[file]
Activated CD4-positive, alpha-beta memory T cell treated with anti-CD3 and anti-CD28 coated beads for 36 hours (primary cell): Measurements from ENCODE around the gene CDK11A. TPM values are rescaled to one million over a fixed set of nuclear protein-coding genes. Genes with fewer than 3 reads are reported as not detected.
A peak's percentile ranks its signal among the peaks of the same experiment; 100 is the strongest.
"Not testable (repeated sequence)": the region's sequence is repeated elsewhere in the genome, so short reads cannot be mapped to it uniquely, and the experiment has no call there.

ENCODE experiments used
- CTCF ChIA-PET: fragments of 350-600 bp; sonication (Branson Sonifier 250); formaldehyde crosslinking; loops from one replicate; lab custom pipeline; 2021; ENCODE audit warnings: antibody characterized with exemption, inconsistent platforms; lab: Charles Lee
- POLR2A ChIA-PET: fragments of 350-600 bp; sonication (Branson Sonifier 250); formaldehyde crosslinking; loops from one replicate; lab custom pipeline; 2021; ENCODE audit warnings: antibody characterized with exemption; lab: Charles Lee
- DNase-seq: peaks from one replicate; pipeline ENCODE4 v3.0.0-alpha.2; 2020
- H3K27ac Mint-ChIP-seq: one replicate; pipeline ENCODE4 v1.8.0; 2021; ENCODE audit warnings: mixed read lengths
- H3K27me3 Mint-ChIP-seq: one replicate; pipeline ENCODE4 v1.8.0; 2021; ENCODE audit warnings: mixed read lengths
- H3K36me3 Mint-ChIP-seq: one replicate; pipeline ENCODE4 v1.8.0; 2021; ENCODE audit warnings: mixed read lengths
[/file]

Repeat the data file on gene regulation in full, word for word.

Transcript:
Activated CD4-positive, alpha-beta memory T cell treated with anti-CD3 and anti-CD28 coated beads for 36 hours (primary cell): Measurements from ENCODE around the gene CDK11A. TPM values are rescaled to one million over a fixed set of nuclear protein-coding genes. Genes with fewer than 3 reads are reported as not detected.
A peak's percentile ranks its signal among the peaks of the same experiment; 100 is the strongest.
"Not testable (repeated sequence)": the region's sequence is repeated elsewhere in the genome, so short reads cannot be mapped to it uniquely, and the experiment has no call there.

ENCODE experiments used
- CTCF ChIA-PET: fragments of 350-600 bp; sonication (Branson Sonifier 250); formaldehyde crosslinking; loops from one replicate; lab custom pipeline; 2021; ENCODE audit warnings: antibody characterized with exemption, inconsistent platforms; lab: Charles Lee
- POLR2A ChIA-PET: fragments of 350-600 bp; sonication (Branson Sonifier 250); formaldehyde crosslinking; loops from one replicate; lab custom pipeline; 2021; ENCODE audit warnings: antibody characterized with exemption; lab: Charles Lee
- DNase-seq: peaks from one replicate; pipeline ENCODE4 v3.0.0-alpha.2; 2020
- H3K27ac Mint-ChIP-seq: one replicate; pipeline ENCODE4 v1.8.0; 2021; ENCODE audit warnings: mixed read lengths
- H3K27me3 Mint-ChIP-seq: one replicate; pipeline ENCODE4 v1.8.0; 2021; ENCODE audit warnings: mixed read lengths
- H3K36me3 Mint-ChIP-seq: one replicate; pipeline ENCODE4 v1.8.0; 2021; ENCODE audit warnings: mixed read lengths